Is sugar toxic? That's the argument being made by Robert Lustig in a 90 minute presentation here. The NYT magazine article about the topic is here. As Dr. Lewis Cantley, director of the Cancer Center at Harvard Medical School says, "Sugar scares me."
When Jerusalem was sacked in 597 BC, its inhabitants were raped, tortured, and murdered. The Babylonians even committed infanticide according to the Jewish history as found in the book of Ezekiel. So how do we read this as Christian scripture given a loving God? Dr. Lena-Sofia Tiemeyer (via Michael Bird) suggests that we, "read Ezekiel in tandem with Lamentations [and Job] and so complain that God has gone too far, and leave the response up to God."
Josh Rowley passes along a quote from Ron Sider (of Rich Christians In An Age of Hunger fame): "What the Almighty will do if thousands of praying, loving Christians
non-violently face death in the search for peace and justice will remain
shrouded in mystery--at least until we have the courage to try it"
John Updike sounds like the Protestant version of Flannery O'Connor here: "This age needs rather men like Shakespeare, or Milton, or Pope; men
who are filled with the strength of their cultures and do not transcend
the limits of their age, but, working within the times, bring what is
peculiar to the moment to glory. We need great artists who are willing
to accept restrictions, and who love their environments with such
vitality that they can produce an epic out of the Protestant
ethic ... Whatever the many failings
of my work, let it stand as a manifesto of my love for
the time in which I was born.”
Dietrich Bonhoeffer from a 1932 essay: "Praying for the kingdom cannot be done by the one who tears himself away
from his own misery and the misery of others, who lives unattached and
solely in the pious hours of his 'own salvation.' The church may have
hours in which it can sustain even that, but we cannot. The hour in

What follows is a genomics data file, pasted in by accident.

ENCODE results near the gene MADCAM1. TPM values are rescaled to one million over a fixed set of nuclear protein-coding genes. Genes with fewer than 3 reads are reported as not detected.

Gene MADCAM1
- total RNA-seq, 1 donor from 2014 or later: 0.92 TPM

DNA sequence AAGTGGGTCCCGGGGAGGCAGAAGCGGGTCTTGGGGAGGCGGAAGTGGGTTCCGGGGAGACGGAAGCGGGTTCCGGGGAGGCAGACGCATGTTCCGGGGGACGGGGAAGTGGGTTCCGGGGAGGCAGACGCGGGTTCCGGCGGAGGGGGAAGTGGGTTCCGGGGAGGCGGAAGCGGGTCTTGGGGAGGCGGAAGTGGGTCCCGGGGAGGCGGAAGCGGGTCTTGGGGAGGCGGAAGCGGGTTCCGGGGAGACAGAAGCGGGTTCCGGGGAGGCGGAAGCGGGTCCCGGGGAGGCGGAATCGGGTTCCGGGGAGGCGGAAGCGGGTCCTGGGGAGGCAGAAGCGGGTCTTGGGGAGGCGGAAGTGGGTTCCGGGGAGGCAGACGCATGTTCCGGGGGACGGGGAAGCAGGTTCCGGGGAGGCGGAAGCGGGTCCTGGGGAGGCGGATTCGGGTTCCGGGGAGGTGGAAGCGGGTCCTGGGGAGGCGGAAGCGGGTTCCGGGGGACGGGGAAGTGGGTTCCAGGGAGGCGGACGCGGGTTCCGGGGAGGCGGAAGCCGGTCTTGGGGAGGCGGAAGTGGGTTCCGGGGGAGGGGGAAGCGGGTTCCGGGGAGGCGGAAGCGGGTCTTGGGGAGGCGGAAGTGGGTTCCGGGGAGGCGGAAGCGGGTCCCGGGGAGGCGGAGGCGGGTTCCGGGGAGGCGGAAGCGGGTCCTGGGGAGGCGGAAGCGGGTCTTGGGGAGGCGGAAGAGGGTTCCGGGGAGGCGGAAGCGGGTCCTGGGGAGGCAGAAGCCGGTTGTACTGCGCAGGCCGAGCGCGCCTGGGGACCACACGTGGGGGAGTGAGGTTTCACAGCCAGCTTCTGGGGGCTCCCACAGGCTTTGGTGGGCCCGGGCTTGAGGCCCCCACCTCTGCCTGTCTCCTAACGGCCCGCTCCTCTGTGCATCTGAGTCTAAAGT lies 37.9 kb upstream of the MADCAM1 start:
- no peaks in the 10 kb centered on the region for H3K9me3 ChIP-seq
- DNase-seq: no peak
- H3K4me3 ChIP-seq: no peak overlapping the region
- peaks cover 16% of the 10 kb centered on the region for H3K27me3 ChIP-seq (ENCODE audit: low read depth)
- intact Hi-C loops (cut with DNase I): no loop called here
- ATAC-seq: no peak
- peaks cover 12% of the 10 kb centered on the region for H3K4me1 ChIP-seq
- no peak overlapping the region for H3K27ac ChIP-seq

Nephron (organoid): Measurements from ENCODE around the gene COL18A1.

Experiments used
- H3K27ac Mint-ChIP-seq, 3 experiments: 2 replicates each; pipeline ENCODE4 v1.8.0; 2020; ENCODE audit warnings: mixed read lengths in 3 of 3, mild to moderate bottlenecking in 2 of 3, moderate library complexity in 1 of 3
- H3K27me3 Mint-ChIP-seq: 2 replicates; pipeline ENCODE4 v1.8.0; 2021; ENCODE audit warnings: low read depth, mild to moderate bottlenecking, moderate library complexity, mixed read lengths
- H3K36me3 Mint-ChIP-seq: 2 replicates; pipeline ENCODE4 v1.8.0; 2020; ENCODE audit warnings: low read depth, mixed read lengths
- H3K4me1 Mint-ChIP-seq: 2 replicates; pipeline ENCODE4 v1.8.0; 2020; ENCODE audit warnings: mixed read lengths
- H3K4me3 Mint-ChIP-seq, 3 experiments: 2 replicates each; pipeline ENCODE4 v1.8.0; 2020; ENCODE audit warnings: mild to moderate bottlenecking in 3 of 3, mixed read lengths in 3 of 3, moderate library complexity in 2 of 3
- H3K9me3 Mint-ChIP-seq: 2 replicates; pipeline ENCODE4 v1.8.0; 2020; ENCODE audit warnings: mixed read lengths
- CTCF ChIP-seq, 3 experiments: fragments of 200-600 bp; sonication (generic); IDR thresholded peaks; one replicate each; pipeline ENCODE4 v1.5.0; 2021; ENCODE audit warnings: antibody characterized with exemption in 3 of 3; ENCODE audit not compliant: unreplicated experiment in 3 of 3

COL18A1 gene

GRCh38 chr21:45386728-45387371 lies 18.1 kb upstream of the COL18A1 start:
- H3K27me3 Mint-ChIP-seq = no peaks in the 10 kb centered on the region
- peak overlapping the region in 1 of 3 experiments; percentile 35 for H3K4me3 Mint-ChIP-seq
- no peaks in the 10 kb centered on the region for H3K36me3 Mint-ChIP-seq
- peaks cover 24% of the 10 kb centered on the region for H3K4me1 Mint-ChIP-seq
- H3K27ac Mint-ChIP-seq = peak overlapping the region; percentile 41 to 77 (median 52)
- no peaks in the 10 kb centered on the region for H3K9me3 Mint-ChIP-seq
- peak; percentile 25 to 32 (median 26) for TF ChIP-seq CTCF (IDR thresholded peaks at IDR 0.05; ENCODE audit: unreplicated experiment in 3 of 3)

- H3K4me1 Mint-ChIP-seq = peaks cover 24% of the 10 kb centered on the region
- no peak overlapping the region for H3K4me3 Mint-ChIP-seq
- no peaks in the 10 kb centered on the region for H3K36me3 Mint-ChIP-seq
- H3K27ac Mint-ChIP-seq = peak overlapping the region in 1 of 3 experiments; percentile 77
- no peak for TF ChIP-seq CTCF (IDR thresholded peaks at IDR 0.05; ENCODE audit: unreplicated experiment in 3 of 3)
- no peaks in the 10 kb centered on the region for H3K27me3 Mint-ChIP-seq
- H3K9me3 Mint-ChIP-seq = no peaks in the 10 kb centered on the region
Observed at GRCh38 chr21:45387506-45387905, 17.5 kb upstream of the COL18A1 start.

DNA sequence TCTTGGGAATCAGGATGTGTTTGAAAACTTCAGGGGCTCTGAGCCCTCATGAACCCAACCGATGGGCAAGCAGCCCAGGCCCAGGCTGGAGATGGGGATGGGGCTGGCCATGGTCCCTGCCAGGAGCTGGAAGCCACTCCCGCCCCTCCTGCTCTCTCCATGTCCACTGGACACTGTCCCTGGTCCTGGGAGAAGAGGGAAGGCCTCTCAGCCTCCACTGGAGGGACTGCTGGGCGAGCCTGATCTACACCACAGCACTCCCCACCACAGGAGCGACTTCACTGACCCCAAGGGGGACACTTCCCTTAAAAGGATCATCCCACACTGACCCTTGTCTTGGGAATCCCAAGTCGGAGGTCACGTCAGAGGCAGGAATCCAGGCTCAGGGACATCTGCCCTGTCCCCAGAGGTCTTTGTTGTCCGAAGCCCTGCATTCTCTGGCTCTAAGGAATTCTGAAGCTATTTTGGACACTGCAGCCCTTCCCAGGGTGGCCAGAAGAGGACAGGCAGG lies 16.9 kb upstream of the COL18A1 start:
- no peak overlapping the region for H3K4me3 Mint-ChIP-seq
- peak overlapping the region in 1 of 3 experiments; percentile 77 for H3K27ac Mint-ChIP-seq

which the church prays for the kingdom forces the church, for better or
for worse, to identify completely with the fellowship of the children of
the Earth and world. It bind the church by oaths of fealty to the
Earth, to misery, to hunger, to death. It renders the church completely
in solidarity with that which is evil and with the guilt of their
brothers. The hour in which we pray for God’s kingdom is the hour of the
most profound solidarity with the world, an hour of clenched teeth and
trembling fists. It is not a time for solitary whispering, 'Oh, that I
might be saved.' Rather, it is a time for mutual silence and screaming,
that this world which has forced us into distress together might pass
away and Your kingdom come to us."
Cool picture of a gorilla being evacuated from a Congo war zone here.
Walter Burghardt offer five suggestions for creating a contemplative life of prayer and expands on each of them at this link. First, seek out some sort of desert experience. Second, cultivate a feeling for festivity, the experience of doing something utterly lacking in utilitarian value. Closely related is the third suggestion: cultivate a sense of play. Fourth, learn to let go, to not posses, to let experiences and things be ephemeral. Finally, make contemplative friends, friends who radiate wonder, whose sense of delight is finely tuned.
The Afghan tribal elders know that America will go the way of all empires who enter The Graveyard. It's only a matter of time.
Here's a bunch of art indexed by biblical text.
List of messianic pretenders.